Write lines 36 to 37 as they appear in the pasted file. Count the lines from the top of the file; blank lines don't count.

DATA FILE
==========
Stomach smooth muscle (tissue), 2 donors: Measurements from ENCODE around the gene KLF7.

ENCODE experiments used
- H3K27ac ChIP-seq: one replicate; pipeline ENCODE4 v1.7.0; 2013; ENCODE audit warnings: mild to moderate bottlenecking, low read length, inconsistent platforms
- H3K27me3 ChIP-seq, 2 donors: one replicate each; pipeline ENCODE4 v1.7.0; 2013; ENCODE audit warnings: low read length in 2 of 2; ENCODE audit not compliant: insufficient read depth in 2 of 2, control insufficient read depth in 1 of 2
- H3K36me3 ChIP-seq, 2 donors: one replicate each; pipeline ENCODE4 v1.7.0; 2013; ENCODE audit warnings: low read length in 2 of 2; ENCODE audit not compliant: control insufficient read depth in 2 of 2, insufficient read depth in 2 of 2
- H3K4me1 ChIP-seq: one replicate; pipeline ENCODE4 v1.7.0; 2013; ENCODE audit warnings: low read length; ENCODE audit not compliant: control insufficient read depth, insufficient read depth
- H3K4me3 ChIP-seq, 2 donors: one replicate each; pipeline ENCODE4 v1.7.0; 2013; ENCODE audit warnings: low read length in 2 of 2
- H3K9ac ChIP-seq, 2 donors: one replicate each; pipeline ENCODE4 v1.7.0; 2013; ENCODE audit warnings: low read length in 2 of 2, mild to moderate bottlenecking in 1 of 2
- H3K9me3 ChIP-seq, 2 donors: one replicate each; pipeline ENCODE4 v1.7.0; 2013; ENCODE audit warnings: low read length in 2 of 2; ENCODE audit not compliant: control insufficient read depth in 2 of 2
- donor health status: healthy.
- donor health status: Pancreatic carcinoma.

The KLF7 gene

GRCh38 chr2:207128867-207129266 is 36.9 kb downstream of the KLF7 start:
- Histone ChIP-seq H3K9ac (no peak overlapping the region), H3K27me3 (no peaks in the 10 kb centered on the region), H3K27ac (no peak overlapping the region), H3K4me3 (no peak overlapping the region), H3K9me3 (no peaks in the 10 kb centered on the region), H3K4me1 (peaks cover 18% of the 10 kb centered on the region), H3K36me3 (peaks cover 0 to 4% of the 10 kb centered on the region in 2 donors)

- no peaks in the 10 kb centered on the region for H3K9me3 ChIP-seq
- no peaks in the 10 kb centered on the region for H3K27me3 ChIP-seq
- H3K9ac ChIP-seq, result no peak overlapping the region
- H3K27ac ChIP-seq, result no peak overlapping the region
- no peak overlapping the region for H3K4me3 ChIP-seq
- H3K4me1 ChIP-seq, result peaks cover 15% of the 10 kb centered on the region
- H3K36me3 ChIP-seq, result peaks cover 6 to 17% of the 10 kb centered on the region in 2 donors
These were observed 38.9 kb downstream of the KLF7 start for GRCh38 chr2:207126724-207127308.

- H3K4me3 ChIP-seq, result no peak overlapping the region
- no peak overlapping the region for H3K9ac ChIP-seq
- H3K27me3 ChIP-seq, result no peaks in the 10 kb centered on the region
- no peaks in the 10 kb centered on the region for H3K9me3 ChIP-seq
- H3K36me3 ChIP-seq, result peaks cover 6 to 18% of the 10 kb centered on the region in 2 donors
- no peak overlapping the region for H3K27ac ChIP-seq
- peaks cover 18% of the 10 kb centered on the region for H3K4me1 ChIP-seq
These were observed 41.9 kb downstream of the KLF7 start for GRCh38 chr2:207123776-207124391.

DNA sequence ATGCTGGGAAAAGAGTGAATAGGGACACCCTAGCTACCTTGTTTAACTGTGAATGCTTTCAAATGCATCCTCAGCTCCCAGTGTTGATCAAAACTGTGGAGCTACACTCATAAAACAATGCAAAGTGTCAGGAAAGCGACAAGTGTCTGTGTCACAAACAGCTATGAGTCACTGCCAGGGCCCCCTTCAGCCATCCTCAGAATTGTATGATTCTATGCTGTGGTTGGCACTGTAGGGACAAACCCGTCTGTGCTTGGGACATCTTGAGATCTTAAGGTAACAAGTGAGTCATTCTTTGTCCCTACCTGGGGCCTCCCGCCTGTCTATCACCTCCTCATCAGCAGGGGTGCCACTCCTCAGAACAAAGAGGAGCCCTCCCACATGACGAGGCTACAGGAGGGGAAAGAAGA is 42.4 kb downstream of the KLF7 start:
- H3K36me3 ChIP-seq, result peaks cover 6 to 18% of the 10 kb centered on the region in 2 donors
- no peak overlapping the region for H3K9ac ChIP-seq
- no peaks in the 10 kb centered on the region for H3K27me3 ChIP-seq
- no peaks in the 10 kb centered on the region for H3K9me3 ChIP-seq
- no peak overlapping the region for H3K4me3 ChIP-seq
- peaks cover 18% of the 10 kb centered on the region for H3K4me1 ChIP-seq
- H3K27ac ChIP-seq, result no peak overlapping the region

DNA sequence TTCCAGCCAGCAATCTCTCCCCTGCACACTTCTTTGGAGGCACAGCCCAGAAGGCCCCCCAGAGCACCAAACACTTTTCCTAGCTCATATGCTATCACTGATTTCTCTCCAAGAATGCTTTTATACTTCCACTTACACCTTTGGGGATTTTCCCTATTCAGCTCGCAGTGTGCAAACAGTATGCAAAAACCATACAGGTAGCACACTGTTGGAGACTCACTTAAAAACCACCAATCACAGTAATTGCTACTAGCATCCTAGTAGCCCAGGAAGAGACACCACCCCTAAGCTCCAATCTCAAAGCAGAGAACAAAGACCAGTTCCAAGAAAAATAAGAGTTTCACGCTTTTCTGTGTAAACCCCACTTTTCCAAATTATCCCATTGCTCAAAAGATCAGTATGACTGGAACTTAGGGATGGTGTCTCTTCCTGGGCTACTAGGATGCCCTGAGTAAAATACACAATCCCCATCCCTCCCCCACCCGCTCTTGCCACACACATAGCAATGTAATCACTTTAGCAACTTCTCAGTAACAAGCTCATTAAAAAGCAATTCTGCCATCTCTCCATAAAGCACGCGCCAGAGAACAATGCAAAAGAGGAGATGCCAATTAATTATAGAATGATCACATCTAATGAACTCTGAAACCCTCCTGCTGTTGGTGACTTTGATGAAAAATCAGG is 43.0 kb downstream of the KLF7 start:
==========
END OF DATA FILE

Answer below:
- no peak overlapping the region for H3K4me3 ChIP-seq
- peaks cover 18% of the 10 kb centered on the region for H3K4me1 ChIP-seq